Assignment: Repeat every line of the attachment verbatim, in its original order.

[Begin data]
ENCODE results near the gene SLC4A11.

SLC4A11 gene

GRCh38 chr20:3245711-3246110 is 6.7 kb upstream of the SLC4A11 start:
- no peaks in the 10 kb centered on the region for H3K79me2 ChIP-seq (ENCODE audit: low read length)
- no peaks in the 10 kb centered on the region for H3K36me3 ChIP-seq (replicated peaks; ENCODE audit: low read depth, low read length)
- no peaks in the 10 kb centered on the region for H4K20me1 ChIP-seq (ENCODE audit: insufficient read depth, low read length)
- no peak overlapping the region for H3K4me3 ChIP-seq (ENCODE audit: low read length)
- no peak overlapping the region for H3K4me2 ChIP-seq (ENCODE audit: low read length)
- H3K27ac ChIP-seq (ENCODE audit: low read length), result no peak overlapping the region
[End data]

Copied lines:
ENCODE results near the gene SLC4A11.

SLC4A11 gene

GRCh38 chr20:3245711-3246110 is 6.7 kb upstream of the SLC4A11 start:
- no peaks in the 10 kb centered on the region for H3K79me2 ChIP-seq (ENCODE audit: low read length)
- no peaks in the 10 kb centered on the region for H3K36me3 ChIP-seq (replicated peaks; ENCODE audit: low read depth, low read length)
- no peaks in the 10 kb centered on the region for H4K20me1 ChIP-seq (ENCODE audit: insufficient read depth, low read length)
- no peak overlapping the region for H3K4me3 ChIP-seq (ENCODE audit: low read length)
- no peak overlapping the region for H3K4me2 ChIP-seq (ENCODE audit: low read length)
- H3K27ac ChIP-seq (ENCODE audit: low read length), result no peak overlapping the region